Is There Any Hope of Recouping Losses When a Tenant Trashes Your Rental Property?

Published by ezLandlordForms on

What are you supposed to do with moldy couches, boxes of cassette tapes, broken appliances and mountains of garbage?

Your tenants quit paying rent then fought for months, exhausting all of their legal rights, before finally and begrudgingly moving out. You held onto their junk as long as the law required, which was itself an expensive pain in the neck.

How did it get to this?

 

The legal steps for regaining possession of your unit, and for trying to recoup the inevitable losses thorugh the courts, were draining enough.

 

But nothing prepared you for the utter and complete contempt for another's property evidenced by the wreckage your former tenants left behind. 'Who lives like this?!' you're probably asking yourself.

 

Even if there was a history of difficulty with a rental, most landlords are nevertheless unprepared for just how destructive a careless or angry tenant can be. It's common to feel deeply dismayed, even personally hurt over the bashing your unit took after you took such care to restore and maintain it.

 

Is it worth it?

This is the point at which many a landlord has wondered whether it's worth the stress to manage property. And that's a valid question. Your accountant might track your ROI but doesn't factor in the emotional cost of being a landlord.

Entrepreneur Cy Wakeman acknowledged the impact that 'emotional expensiveness' can have on the bottom line in her book, Reality-Based Rules of the Workplace. For instance, Wakeman says that an overly-demanding employee hurts ROI. “The emotional expensive or overly dramatic employee is draining. His or her dramatic existence is not neutral. It takes something away from everyone on the team and decreases morale,“ Wakeman explains.

Only you know whether your morale can survive. Take heart in knowing that most landlords have confronted a trashed unit – and have prevailed.

The experience does have one possible upside – property managers who go through it often improve their tenant screening process and stick to a property inspection schedule. They learn to treat property management as the business it is. If that's your takeaway, then the mess may not affect your emotional balance sheet long-term.

What's next?

The mess awaits.

For the property manager who contracts out the clean-up jobs, proper disposal of mountains of junk is the hired firm's problem. That still leaves you with the bill and with preparing the unit for showing, a job made more difficult when the carpets are ruined and the property smells like the hippo house at the zoo.

Break the work down into manageable tasks, just like when you bought the place and outlined what you'd do to make it marketable. Be sure to log the time spent cleaning and prepping for the next tenant. Take before and after photos for a record of work that goes beyond cost-of-doing-business expenses. Have your professionals give plumbing and electric systems a once-over to rule out hidden water leaks or open circuits caused by the former tenant.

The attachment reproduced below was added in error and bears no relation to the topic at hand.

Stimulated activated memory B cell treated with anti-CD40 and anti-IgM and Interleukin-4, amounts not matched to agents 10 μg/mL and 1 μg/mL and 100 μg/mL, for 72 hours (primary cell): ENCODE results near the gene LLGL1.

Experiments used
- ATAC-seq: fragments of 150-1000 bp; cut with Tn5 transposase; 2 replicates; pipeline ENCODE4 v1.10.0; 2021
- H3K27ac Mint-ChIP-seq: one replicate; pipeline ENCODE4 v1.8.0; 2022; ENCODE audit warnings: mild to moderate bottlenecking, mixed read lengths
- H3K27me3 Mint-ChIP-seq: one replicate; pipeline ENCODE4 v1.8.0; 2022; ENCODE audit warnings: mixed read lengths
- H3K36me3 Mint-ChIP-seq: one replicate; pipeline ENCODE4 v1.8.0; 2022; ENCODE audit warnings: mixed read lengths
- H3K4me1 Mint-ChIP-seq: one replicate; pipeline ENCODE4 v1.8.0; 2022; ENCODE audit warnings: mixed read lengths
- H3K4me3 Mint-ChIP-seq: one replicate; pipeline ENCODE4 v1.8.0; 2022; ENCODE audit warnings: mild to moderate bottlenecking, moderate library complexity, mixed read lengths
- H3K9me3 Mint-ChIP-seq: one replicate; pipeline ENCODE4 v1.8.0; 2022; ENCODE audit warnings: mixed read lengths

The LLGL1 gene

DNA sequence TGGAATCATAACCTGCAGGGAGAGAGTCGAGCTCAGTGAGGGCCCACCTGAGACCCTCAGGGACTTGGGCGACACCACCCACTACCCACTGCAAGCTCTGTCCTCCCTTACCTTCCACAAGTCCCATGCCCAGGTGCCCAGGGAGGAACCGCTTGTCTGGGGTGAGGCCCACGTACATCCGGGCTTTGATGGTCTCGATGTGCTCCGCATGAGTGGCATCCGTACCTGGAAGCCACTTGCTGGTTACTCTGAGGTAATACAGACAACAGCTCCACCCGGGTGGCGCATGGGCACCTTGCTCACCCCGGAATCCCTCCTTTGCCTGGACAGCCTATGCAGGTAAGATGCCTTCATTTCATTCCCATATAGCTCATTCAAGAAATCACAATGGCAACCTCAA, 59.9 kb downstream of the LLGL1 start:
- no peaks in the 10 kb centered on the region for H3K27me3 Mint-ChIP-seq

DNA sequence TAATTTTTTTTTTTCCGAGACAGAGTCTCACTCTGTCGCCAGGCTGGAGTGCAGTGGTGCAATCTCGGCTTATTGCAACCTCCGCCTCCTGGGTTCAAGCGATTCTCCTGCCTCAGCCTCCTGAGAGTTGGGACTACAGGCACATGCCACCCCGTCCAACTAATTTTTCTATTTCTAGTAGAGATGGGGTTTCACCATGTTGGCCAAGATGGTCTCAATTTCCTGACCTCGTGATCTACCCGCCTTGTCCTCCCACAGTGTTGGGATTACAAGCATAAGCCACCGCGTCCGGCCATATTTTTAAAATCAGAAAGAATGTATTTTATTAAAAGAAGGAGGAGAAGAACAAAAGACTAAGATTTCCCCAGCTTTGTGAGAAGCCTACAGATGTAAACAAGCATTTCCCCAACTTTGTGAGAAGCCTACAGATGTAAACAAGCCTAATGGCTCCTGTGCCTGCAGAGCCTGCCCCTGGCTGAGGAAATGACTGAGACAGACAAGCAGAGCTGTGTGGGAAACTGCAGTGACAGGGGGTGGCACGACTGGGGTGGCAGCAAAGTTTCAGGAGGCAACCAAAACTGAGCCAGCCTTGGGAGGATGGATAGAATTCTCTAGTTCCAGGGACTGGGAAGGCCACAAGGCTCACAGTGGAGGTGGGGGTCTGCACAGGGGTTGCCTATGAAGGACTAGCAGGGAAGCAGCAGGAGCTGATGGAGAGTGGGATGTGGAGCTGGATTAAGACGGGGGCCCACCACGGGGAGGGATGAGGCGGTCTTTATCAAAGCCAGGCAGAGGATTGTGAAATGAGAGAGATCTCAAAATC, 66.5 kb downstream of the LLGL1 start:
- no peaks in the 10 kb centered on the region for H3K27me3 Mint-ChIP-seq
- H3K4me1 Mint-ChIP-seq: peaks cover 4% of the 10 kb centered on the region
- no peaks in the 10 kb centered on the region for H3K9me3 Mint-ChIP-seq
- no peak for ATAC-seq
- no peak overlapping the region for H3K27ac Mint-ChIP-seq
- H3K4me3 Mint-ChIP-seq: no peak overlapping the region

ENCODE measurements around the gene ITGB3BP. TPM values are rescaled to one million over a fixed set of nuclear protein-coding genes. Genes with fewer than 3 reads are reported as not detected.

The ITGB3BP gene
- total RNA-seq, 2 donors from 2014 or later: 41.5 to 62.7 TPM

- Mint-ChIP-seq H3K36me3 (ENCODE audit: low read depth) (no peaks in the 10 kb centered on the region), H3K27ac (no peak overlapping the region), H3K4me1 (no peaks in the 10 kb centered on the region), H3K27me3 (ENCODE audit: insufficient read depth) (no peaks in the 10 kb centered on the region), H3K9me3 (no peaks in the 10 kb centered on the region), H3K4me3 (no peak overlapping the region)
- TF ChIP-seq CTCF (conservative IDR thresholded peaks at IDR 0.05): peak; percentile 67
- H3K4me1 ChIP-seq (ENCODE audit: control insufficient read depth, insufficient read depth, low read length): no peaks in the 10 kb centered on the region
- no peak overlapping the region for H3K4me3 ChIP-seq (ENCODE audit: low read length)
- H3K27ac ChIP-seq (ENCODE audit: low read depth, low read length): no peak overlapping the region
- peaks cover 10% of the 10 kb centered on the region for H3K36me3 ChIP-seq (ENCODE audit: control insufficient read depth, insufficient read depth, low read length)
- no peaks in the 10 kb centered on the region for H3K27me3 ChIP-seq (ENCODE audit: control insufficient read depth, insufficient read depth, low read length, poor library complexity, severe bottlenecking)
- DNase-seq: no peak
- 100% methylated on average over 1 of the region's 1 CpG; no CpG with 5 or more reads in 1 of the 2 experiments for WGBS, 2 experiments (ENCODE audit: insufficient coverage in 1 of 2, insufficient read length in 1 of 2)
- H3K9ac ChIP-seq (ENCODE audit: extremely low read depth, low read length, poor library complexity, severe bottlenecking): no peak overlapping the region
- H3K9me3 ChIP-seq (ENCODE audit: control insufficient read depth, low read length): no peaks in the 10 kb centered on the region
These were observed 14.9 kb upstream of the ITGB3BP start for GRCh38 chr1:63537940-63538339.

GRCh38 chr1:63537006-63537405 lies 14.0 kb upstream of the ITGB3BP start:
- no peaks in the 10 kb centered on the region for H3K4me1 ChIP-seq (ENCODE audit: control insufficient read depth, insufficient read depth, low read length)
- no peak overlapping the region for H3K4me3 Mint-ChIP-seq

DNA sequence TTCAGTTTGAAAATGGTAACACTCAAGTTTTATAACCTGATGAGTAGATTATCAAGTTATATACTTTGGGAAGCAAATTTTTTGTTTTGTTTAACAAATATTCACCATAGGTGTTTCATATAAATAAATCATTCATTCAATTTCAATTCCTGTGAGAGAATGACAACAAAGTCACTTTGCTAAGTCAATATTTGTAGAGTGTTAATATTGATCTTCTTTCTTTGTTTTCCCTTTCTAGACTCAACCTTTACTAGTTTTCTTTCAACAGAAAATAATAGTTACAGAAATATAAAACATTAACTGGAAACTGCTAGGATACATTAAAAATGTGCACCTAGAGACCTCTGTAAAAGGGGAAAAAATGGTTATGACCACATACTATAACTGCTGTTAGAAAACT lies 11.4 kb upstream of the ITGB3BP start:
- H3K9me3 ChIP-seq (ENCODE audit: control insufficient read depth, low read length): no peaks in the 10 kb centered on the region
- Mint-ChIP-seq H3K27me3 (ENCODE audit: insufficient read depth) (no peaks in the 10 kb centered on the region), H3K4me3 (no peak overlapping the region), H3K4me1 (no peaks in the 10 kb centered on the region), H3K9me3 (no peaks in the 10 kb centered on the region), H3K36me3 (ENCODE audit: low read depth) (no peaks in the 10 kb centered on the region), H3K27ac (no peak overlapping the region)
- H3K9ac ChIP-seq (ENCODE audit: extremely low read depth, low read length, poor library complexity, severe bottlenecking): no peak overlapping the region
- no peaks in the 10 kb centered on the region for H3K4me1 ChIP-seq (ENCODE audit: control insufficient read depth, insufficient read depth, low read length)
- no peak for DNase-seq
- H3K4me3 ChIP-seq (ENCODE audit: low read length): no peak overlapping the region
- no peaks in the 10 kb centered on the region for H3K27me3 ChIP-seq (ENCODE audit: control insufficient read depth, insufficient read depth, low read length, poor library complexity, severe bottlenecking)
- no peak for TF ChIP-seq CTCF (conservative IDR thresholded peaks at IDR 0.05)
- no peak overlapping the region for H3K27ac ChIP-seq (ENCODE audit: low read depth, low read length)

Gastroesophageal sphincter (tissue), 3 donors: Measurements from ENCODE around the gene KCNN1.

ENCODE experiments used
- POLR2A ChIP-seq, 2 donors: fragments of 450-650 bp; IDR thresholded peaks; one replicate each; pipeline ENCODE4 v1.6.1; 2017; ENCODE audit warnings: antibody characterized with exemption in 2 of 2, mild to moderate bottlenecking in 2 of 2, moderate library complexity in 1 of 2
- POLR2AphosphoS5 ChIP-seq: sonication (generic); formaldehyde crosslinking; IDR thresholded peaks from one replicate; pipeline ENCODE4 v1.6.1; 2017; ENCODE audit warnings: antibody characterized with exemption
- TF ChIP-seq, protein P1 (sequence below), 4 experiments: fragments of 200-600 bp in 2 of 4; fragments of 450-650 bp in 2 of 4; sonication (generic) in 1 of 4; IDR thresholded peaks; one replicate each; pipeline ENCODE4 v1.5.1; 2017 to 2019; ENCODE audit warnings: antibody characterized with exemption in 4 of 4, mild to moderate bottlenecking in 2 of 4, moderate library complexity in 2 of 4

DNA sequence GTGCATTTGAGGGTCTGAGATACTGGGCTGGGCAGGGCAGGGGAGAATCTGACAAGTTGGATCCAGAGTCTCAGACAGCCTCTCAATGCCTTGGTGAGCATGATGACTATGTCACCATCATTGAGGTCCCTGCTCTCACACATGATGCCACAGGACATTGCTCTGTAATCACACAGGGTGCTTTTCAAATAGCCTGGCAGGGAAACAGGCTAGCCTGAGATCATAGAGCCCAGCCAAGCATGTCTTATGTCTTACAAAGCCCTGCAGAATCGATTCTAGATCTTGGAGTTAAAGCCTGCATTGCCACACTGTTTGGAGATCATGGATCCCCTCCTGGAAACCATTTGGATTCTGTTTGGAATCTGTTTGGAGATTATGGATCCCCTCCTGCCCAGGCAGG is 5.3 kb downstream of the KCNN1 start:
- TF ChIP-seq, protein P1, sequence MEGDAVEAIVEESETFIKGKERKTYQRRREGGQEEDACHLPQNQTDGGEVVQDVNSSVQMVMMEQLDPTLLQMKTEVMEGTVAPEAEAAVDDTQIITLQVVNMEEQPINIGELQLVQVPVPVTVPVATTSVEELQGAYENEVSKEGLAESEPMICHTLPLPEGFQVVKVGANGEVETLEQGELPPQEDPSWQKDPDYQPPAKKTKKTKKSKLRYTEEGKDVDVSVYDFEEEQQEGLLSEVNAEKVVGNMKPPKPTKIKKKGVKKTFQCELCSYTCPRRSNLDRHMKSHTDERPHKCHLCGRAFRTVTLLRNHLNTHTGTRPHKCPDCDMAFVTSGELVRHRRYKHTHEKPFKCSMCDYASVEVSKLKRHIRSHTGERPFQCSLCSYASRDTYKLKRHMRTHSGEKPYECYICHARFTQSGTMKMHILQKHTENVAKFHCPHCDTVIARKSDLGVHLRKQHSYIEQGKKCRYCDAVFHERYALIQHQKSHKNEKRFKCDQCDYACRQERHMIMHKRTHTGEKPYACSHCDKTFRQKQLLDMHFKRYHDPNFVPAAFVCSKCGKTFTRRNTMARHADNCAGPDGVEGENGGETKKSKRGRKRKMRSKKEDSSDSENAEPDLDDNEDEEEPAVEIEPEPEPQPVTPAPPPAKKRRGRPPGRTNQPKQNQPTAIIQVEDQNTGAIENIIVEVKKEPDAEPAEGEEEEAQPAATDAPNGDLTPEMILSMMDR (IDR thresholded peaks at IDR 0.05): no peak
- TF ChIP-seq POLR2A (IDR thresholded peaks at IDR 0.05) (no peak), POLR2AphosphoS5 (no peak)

When it's all you

 

A trashed unit requires a different approach for landlords who do their own clean-up. You could find yourself coping with abandoned furniture, toys and dishes. Food may still occupy cupboards and refrigerator. Soap and used razors may litter baths. And the trash. One landlord was still picking bits of glass, broken toys, and candy wrappers out of the lawn and landscaping a year after the trashing tenant moved out.

 

It's bewildering to consider the stuff people leave behind. Family photos and yearbooks, checkbooks and other important personal financial information, even entire wardrobes.

 

One well-seasoned property owner with a destroyed unit said she just couldn't face the mess alone. She tapped family and friends for moral support, and found she needed them to help wrestle piles of junk into a waiting van and  truck bed. She knew the project would exhaust her and cleared the calendar for a few days following clean-up to recuperate.

 

Guidelines for dispensing with the junk:
 

  • Donate and get receipts. Goodwill, Salvation Army, local community centers and many churches accept clothing, home goods, furniture and appliances in working order.
    Check municipality rules for trash that can be recycled. Towns often stage free, 'bulk pick-up' service, so lug those large items to the curb and let the town haul it away.

Hazardous materials handling must meet federal guidelines. Most communities sponsor hazardous waste collections for old paint, solvents, automotive fluids and pesticides. Electronic waste collections are also held regularly in many communities. They're for audio equipment, computers, printers and monitors.

Check rules at the local landfill before driving up with a load that includes verboten car tires or batteries.

  • Earth911.com has a Recycle Search service that will help you find sites that take recyclable trash.

 

 

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